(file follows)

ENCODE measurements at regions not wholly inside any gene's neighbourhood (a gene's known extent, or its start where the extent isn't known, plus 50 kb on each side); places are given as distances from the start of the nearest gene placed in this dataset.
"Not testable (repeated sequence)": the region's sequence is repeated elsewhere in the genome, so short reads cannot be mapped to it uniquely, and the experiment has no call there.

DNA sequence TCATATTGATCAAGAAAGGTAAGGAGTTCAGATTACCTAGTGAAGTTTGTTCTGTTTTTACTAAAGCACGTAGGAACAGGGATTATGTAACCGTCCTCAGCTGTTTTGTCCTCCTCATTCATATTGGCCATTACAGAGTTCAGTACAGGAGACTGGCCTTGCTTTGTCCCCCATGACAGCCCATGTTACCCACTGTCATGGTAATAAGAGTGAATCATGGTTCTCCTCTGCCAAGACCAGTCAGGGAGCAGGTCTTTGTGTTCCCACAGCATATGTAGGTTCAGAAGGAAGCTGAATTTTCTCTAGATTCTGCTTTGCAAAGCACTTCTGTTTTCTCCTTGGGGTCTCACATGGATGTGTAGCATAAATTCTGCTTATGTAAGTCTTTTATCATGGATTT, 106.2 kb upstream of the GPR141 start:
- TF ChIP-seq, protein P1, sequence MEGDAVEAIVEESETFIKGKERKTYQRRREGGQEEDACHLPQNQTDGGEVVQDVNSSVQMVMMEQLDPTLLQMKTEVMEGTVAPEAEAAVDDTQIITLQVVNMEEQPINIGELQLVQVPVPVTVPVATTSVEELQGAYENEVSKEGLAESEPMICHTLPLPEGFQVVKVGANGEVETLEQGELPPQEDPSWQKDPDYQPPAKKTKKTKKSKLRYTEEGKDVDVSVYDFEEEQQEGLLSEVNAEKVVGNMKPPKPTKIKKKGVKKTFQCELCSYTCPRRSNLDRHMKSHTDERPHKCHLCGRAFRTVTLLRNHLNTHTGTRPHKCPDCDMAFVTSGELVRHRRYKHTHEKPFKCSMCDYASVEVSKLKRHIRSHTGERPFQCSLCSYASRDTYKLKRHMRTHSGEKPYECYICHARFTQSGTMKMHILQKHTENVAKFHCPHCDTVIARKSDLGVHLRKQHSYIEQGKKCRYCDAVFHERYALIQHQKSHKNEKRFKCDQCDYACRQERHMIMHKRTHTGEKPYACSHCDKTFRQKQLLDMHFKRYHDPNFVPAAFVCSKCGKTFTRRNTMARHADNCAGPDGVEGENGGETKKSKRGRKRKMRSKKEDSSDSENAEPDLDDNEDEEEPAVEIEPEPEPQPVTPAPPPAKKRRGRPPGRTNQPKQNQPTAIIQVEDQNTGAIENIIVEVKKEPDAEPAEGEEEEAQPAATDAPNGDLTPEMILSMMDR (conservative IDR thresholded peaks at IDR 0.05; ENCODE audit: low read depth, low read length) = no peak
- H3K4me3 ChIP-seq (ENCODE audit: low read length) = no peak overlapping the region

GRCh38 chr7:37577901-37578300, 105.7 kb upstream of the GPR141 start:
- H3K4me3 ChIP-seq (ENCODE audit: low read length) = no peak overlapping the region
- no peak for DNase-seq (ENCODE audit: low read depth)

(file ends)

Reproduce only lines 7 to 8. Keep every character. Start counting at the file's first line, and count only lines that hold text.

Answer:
- H3K4me3 ChIP-seq (ENCODE audit: low read length) = no peak overlapping the region
- no peak for DNase-seq (ENCODE audit: low read depth)